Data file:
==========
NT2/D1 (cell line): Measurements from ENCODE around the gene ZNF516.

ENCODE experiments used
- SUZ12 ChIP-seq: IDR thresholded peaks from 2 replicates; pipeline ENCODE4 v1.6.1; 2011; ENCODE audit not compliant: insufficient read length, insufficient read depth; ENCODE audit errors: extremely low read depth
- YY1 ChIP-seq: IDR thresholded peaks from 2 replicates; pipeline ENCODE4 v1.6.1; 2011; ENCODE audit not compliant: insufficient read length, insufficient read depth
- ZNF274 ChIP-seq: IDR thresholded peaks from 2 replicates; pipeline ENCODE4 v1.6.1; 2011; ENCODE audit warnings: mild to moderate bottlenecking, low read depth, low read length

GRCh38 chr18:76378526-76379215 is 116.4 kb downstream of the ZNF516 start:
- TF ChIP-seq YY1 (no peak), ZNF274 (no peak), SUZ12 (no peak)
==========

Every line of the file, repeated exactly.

NT2/D1 (cell line): Measurements from ENCODE around the gene ZNF516.

ENCODE experiments used
- SUZ12 ChIP-seq: IDR thresholded peaks from 2 replicates; pipeline ENCODE4 v1.6.1; 2011; ENCODE audit not compliant: insufficient read length, insufficient read depth; ENCODE audit errors: extremely low read depth
- YY1 ChIP-seq: IDR thresholded peaks from 2 replicates; pipeline ENCODE4 v1.6.1; 2011; ENCODE audit not compliant: insufficient read length, insufficient read depth
- ZNF274 ChIP-seq: IDR thresholded peaks from 2 replicates; pipeline ENCODE4 v1.6.1; 2011; ENCODE audit warnings: mild to moderate bottlenecking, low read depth, low read length

GRCh38 chr18:76378526-76379215 is 116.4 kb downstream of the ZNF516 start:
- TF ChIP-seq YY1 (no peak), ZNF274 (no peak), SUZ12 (no peak)